The recommendations in the final report will be considered by the Council of the National Gallery of Australia. Council members are appointed by the Governor General. Ms Sally Scales has declared a conflict of interest both as a Director of APY Gallery and as an artist represented in the exhibition, and will recuse herself from any Council deliberations regarding the planned Ngura Pulka exhibition. The National Gallery Foundation Board has no governance role overseeing exhibitions at the National Gallery and will not have a role in considering the final report.
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Terms of reference and Ngura Pulka Works of Art
NOTES FOR THE EDITOR
Colin Golvan AM KC
Colin Golvan AM KC practises as a Kings Counsel at the Victorian Bar, predominantly in intellectual property law and trade practices. He has over 30 years’ experience in copyright, trademarks, designs, patents, and misleading conduct cases in the Federal and High Court of Australia. He was recently recognised as this year's Lawyer of the Year in Intellectual Property in Melbourne by the Best Lawyers Guide for Australia. He has represented many Indigenous artists in cases protecting their copyright - and most recently represented the Namatjira family in the recovery of the copyright of Albert Namatjira, and Harold Thomas in the assignment of copyright in the Aboriginal Flag to the Commonwealth. In addition to serving as chairperson of the board of trustees of the Victorian Bar Indigenous Barristers’ Fund and the Indigenous Lawyers Committee of the Victorian Bar, he has also been a Chair and member of many arts boards, including membership of the Board of Museums Victoria and the Foundation of Arts Centre Melbourne. In 2018, he was appointed as a Member of the Order of Australia (AM).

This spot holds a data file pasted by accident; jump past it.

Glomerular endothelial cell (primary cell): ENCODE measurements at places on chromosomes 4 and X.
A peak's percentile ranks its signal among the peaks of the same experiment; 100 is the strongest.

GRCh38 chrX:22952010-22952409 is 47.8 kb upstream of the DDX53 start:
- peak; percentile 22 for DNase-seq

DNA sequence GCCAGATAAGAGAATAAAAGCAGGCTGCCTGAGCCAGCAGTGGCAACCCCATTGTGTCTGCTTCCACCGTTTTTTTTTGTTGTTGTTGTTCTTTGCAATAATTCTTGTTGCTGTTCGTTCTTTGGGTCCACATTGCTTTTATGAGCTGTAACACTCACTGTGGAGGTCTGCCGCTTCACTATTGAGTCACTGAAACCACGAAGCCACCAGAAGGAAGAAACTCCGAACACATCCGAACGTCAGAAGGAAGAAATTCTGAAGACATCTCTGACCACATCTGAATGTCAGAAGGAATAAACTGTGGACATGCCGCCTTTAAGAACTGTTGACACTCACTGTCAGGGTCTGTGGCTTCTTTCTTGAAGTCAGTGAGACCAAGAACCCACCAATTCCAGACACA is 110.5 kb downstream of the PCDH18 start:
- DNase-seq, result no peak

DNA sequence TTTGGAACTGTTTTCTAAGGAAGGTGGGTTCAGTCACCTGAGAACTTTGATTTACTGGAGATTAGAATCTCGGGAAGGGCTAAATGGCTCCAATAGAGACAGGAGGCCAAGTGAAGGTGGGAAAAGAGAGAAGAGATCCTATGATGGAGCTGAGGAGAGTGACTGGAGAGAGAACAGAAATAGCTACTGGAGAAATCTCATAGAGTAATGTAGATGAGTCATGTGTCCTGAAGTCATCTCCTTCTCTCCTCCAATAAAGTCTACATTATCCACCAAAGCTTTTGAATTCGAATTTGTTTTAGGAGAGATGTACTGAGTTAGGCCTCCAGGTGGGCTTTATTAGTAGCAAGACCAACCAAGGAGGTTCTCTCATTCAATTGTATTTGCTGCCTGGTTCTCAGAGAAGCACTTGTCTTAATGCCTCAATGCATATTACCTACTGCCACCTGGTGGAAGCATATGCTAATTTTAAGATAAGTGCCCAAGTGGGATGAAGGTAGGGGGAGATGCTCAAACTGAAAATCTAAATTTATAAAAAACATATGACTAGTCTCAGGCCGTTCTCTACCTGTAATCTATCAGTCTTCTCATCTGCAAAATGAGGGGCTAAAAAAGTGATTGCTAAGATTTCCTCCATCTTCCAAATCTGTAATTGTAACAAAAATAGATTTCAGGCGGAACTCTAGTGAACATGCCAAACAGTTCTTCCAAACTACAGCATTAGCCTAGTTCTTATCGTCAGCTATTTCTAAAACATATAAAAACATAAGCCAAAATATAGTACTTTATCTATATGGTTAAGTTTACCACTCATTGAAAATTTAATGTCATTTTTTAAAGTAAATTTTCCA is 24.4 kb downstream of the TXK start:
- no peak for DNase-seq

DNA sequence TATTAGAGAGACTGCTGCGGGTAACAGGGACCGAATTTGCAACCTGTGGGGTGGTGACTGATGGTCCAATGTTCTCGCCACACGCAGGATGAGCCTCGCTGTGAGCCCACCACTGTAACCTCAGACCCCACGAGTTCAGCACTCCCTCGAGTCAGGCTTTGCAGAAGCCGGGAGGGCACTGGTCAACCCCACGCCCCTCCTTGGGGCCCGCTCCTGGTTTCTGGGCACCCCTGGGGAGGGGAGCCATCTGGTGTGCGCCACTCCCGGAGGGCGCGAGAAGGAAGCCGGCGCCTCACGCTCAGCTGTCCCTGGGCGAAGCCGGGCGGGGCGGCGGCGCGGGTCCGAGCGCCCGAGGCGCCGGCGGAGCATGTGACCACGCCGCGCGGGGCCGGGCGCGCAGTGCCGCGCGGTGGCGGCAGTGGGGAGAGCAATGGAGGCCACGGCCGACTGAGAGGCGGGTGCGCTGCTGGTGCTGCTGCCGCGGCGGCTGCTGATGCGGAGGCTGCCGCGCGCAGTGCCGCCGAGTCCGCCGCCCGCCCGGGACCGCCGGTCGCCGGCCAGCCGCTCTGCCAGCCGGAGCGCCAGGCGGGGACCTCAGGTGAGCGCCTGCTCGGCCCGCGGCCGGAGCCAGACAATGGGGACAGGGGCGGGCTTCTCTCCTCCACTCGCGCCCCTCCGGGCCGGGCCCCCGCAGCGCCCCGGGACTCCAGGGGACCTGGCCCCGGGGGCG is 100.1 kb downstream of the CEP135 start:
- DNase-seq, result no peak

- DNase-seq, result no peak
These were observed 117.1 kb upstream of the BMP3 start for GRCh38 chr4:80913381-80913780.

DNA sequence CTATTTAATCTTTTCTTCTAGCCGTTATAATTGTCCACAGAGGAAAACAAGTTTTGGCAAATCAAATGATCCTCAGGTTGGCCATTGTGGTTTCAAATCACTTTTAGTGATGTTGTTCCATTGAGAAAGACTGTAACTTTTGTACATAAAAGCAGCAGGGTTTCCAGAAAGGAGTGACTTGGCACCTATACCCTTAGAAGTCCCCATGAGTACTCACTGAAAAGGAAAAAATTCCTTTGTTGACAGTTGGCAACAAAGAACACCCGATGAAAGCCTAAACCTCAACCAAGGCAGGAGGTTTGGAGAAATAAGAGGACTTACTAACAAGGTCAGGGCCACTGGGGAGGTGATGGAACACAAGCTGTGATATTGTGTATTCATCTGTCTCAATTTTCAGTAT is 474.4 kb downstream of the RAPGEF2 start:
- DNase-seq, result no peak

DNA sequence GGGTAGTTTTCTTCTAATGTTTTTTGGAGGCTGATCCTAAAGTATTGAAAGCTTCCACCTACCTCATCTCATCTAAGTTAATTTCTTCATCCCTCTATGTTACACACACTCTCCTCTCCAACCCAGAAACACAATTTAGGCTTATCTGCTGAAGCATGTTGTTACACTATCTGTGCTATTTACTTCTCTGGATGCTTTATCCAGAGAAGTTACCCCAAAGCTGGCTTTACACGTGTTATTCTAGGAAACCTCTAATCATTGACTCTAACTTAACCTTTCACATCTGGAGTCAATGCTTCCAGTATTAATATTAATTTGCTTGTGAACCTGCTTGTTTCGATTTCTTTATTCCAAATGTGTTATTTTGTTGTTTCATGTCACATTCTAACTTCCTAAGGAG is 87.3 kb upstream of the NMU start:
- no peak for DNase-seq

Shane Simpson AM
Shane Simpson has over 30 years’ experience in the arts and law, specialising in intellectual and cultural property. He is Special Counsel at Simpsons Solicitors, a firm specialising in the arts, entertainment, cultural property, and copyright. He is the founder of the Arts Law Centre of Australia. He is on the Council of the National Library of Australia and is Chair of the NAISDA Foundation. Shane has been on the Council of the Australian National Maritime Museum and Chair of the Bundanon Trust, the Aboriginal Benefits Foundation, and Museums and Galleries NSW. He has also been a non-executive director on numerous other boards in the cultural sector. In 2015 he conducted the government Review of the Protection of Movable Cultural Property Act (“Borders of Culture). In 2011, Shane was appointed Member of the Order of Australia (AM).
Yhonnie Scarce is an Australian artist descendant of the Kokatha and Nukunu people of South Australia. Primarily working with glass and photography, Scarce explores the lingering effects of colonisation on First Nations people. She is represented in various galleries across Australia and has been curated into numerous biennale’s worldwide. Scarce lives and works in Naarm/Melbourne.
Professor Maree Meredith
Professor Maree Meredith is a descendent of the Bidjara People of Queensland. Professor Meredith is the Pro Vice-Chancellor of Indigenous Leadership at the University of Canberra. She has extensive experience in Aboriginal and Indigenous affairs with an academic focus in health, the arts, policy, and program development. Professor Meredith lives and works in Kamberri/Canberra.